The Parami of Khanti: Patience

The topic this week was the parami of patience – in Pali, khanti.

Here are a few of the quotes I used that weren’t included in the Patience Quotes that were handed out:

From Shantideva’s The Way of the Bodhisattva (translated by the Padmakara Translation Group):

“Good works gathered in a thousand ages,
Such as deeds of generosity,
Or offerings to the blissful ones–
A single flash of anger shatters them.

No evil is there similar to anger,
No austerity to be compared with patience.
Steep yourself, therefore, in patience–
In all ways, urgently, with zeal.”


“If those who are like wanton children
Are by nature prone to injure others,
What point is there in being angry–
Like resenting fire for its heat?

And if their faults are fleeting and contingent,
If living beings are by nature wholesome,
It’s likewise senseless to resent them–
As well be angry at the sky for having clouds!”

From Parker Palmer’s book A Hidden Wholeness, The Journey Toward an Undivided Life:

“The insight at the heart of nonviolence is that we live in a tragic gap–a gap between the way things are and the way we know they might be…. If we want to live nonviolent lives, we must learn to stand in the tragic gap, faithfully holding the tension between reality and possibility in hopes of being opened to a third way….

Ultimately what drives us to resolve tension as quickly as we possibly can is the fear that if we hold it too long, it will break our hearts….

There are at least two ways to understand what it means to have our hearts broken. One is to imagine the heart broken into shards and scattered about…The other is to imagine the heart broken open into new capacity–a process that is not without pain but one that many of us would welcome. As I stand in the tragic gap between reality and possibility, this small, tight fist of a thing called my heart can break open into greater capacity to hold more of my own and the world’s suffering and joy, despair and hope.”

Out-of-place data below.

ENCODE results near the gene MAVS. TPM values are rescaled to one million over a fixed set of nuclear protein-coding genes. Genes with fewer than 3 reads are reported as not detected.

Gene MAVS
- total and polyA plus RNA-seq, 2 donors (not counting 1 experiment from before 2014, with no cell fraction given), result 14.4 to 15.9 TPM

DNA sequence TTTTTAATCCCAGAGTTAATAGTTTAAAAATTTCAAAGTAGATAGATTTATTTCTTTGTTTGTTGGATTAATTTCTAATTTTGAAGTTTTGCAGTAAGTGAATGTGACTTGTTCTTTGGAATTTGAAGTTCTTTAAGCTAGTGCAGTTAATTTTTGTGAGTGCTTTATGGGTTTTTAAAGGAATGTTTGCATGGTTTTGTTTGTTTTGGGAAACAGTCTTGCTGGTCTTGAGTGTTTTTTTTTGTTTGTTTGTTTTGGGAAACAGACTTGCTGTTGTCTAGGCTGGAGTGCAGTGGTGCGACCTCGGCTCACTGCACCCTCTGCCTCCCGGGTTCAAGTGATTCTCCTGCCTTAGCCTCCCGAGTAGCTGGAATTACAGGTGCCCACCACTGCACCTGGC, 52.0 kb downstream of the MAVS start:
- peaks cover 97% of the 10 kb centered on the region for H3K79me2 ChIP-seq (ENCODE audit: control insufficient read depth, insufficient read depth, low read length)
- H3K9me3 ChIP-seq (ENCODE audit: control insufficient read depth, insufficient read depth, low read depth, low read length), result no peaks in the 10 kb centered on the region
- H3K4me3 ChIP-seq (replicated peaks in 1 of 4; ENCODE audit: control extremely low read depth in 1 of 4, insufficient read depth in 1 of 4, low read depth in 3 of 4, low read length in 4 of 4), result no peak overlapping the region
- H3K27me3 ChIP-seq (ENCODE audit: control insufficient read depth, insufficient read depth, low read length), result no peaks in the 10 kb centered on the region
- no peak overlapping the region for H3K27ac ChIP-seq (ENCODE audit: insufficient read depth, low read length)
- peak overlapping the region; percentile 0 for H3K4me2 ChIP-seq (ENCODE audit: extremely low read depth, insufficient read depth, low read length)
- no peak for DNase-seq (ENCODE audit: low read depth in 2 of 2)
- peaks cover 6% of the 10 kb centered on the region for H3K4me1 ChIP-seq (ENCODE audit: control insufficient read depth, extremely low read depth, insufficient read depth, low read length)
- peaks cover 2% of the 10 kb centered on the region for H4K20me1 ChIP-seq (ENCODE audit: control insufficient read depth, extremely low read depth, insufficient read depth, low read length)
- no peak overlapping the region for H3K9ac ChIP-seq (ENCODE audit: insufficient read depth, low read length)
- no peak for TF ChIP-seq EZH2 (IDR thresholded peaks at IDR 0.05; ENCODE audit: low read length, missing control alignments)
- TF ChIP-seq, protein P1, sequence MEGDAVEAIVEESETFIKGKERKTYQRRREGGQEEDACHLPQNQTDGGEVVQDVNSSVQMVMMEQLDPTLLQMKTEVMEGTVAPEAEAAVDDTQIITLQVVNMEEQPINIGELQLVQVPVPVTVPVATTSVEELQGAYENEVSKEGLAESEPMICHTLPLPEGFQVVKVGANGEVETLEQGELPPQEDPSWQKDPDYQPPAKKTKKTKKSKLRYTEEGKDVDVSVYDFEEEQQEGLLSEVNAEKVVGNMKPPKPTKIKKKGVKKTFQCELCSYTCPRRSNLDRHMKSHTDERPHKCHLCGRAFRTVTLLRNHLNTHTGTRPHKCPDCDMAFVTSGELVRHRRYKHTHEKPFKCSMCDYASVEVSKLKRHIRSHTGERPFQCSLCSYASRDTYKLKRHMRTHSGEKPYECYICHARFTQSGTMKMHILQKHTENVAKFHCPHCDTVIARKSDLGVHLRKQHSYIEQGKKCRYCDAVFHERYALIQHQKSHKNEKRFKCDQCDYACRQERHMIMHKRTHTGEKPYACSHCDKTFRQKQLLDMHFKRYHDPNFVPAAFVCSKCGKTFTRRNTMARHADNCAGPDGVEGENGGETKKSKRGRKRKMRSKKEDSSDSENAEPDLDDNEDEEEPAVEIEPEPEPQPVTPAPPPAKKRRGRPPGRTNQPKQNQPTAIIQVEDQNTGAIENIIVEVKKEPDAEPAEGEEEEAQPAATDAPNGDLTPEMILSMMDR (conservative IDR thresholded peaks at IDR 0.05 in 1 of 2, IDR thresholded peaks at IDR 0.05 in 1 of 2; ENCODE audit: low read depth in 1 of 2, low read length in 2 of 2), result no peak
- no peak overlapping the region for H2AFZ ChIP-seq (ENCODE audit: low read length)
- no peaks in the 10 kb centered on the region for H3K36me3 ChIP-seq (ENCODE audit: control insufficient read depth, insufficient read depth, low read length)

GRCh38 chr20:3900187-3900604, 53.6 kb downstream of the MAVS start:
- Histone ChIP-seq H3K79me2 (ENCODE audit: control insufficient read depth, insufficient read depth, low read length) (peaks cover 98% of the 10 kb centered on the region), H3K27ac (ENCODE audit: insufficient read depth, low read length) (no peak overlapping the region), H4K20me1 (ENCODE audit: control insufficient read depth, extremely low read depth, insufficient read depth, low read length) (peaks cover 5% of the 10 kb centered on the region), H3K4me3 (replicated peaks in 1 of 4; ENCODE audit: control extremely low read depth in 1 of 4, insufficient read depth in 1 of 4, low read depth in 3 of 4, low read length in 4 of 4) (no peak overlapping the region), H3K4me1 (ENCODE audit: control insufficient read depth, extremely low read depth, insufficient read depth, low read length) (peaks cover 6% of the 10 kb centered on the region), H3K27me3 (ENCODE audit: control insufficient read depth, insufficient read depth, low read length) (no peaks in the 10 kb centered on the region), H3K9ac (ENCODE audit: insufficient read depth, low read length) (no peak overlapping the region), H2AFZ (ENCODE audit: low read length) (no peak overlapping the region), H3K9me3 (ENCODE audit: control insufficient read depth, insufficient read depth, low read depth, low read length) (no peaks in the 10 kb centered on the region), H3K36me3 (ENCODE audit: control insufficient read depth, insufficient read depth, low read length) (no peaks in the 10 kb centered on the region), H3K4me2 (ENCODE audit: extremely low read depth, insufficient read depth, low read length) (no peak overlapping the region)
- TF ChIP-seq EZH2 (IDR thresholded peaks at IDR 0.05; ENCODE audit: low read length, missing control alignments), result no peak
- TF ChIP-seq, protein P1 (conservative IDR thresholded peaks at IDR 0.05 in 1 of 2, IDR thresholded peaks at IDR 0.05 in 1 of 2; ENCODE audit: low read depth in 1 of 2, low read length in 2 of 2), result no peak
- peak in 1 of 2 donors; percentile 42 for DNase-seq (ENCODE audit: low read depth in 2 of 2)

The Guest House from Rumi:

This being human is a guest house
Every morning a new arrival.
A joy, a depression, a meanness,
some momentary awareness comes
as an unexpected visitor.
Welcome and entertain them all!
Even if they are a crowd of sorrows,
who violently sweep your house
empty of its furniture,
still treat each guest honorably.
He may be clearing you out for some new delight.
The dark thought, the shame, the malice,
meet them at the door laughing,
and invite them in.
Be grateful for whoever comes,
because each has been sent
as a guide from beyond.

Some talks to listen to on Patience:

Paramis Series #4 Patience; The Enduring Heart – Myoshin Kelley

Patience, The Highest Virtue – Kamala Masters

Patience – Gil Fronsdal

and readings:

Notes on Patience and Patience Quotes – Gil Fronsdal

A Treatise on the Paramis: From the Commentary to the Cariyapitaka by Acariya Dhammapala – (translated by Bhikkhu Bodhi)

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